Most recently known for her roles in Claire Denis’s Trouble Every Day and The Intruder as, respectively, a feral cannibal and the Queen of the Northern Hemisphere (how’s that for range?), Béatrice Dalle can come off as such a crazy/sexy/cool presence (those eyes! That gap!) that one can easily forget the actress at work beneath the defiantly carnal exterior. Patric Chiha sees both, and uses them to quietly heartrending effect in Domain, a film shaped by the divide between appearance and reality—or, more to the point, perceived order and underlying chaos.
This recognition of emotional disarray beneath chic exteriors occurs slowly within Domain, metered out in Chiha’s pensive images of fog-shrouded clubs and autumnal city parks under cloudy skies. When we first lay eyes on Nadia (Dalle), she’s refilling the champagne glasses of her academic and art-world friends as they lounge around a beach bonfire. Worldly and elegant, Nadia proves a logical fairy godmother for Pierre (Isaïe Sultan), her gay 17-year-old nephew, who sits on the edge of the group but gazes on with hungry eyes. There’s a hint of Olivier Assayas in this scene (something to do with how attuned Chiha is to the emotional and conversational cross-currents of his ever-so-bohemian collective) and it elegantly sets up the casually rebellious world that so fervently draws Pierre to Nadia.
Domain subtly toys with our expectations throughout its opening sequences, playing upon memories of other films that cast aging nonconformists as hip mentors to their doe-eyed queer charges. Their frequent walks through a Boudreaux park establish an unforced rapport between Nadia and Pierre, while Pierre’s fashion consultations with Nadia and trips to cafes and gay clubs underline her “cool aunt” status. Though Chiha’s camera remains studiously objective, we can’t help but see Nadia through Pierre’s star-struck eyes, and Dalle sashays through these scenes with stiletto-clicking authority and a touch of world-weary grace.
It’s all the more jarring, then, when Pierre’s mother mentions talk of rehab for Nadia, whose initially appears to confine herself to a mid-afternoon glass of white wine or a club cocktail. As the weeks progress, however, Nadia’s drinking becomes increasingly noticeable and debilitating. (A pointed long take finds Pierre trying to find someone to give him and Nadia a lift home, at one point seeming to step in front of his incapacitated aunt so as to not repel potential help.) As Nadia slips into alcoholism, Pierre begins to find his footing in the adult world. He begins a sweetly randy fling with a 26-year-old pick-up on the bus (a development that piques Nadia’s jealousy) and comes to view his unstable aunt with a mixture of pity and resentment. The ultimate drama of Domain becomes how long he can be a witness to her self-destruction.
A mathematician by trade, Nadia gives an early speech about the structuring power of her chosen subject as a way out life’s inherent disorder. Chiha gives Domain’s first act an appropriately precise construction, assiduously demarcating temporal gaps (one month later; two days later) and structuring Nadia and Pierre’s repeated afternoon strolls with similar camera setups. Yet the intertitles are layered over an image of churning water, an early sign of approaching disharmony. These techniques work hand in hand with an intriguingly opaque narrative. It takes a good 20 minutes to discern the exact nature of Nadia and Pierre’s relationship, and this uncertainty allows us to readily consider its more-disconcerting resonances. (The vaguely incestuous nature of this aunt-nephew connection is not lost on Chiha, even if he doesn’t explicitly push the film into forbidden territory.) Once that relationship begins to sputter and spin out of control, Chiha’s narrative grows less strictly patterned, but his camera continues to keep us at a remove, its contemplative gaze shifting from a reflection of Nadia and Pierre’s bond to a counterpoint to its increasing instability. Many of these images achieve a tantalizing richness in terms of atmosphere and suggestion; you can practically float around in a slightly slow-mo excursion on a steamy discotheque dance floor. Yet these same images withhold precise psychological positioning even as they offer vibrant visual textures. We continue to scan faces and bodies, looking for clues as to how Nadia and Pierre’s ever-fluctuating feelings toward one another shift in a given moment.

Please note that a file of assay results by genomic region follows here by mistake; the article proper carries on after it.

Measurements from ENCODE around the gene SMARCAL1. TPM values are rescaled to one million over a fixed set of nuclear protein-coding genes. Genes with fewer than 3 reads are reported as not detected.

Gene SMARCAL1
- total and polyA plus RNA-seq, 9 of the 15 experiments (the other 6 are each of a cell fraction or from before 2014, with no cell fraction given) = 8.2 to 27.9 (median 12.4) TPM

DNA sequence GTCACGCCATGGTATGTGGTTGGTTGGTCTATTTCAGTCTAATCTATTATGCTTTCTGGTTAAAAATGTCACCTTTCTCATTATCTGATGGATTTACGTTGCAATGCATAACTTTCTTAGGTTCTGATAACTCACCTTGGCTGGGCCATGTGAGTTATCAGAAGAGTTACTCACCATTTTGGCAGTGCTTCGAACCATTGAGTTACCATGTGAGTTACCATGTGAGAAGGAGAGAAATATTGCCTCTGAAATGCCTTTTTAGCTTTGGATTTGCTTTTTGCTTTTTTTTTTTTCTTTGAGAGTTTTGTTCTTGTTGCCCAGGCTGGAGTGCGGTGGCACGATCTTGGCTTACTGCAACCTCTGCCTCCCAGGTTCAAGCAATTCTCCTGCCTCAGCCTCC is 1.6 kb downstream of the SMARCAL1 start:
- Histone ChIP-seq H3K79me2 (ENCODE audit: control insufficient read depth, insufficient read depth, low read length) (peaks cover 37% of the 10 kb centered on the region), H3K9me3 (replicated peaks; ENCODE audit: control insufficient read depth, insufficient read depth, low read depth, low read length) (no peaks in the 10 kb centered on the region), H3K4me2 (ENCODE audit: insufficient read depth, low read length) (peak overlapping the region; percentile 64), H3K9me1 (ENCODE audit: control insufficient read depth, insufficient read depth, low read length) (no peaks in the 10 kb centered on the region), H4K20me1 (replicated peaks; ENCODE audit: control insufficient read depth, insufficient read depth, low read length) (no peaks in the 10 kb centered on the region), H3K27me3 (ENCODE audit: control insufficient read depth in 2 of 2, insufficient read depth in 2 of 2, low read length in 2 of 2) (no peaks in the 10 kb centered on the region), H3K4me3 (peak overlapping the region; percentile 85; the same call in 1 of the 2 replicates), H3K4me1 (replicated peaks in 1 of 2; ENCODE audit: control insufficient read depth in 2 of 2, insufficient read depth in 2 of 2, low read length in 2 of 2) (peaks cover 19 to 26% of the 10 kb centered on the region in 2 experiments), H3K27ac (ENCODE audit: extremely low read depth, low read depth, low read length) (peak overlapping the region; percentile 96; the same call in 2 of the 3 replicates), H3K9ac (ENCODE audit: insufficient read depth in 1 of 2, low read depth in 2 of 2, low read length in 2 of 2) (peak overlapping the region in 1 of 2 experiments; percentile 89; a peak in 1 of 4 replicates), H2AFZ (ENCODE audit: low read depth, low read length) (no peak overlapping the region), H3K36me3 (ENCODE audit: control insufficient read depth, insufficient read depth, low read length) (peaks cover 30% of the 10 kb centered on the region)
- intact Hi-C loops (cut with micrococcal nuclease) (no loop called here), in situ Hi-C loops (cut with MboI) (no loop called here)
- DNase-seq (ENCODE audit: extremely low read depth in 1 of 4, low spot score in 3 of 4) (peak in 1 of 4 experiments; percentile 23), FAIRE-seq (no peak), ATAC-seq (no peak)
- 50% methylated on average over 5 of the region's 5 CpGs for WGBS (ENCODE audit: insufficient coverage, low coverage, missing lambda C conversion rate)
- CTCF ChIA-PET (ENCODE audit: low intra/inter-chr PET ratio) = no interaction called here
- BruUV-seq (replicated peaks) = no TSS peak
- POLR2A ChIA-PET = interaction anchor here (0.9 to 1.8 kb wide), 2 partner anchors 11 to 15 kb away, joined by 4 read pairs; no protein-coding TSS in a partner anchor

Domain retains this essential allusiveness especially in its treatment of Nadia. Even when confronted with the booze-fueled depths of her despair, outlined with devastating clarity by Dalle in a late-film monologue that both echoes and dismisses her earlier mathematical musings, we see her through Pierre’s now-disillusioned eyes, wondering how someone so seemingly vivacious became so hollowed-out by life. Chiha’s careful repetitions pay off in their final walk together. Once his guide to a new life, Nadia becomes both captor and albatross to Pierre, stumbling along winding paths to an inevitable final destination.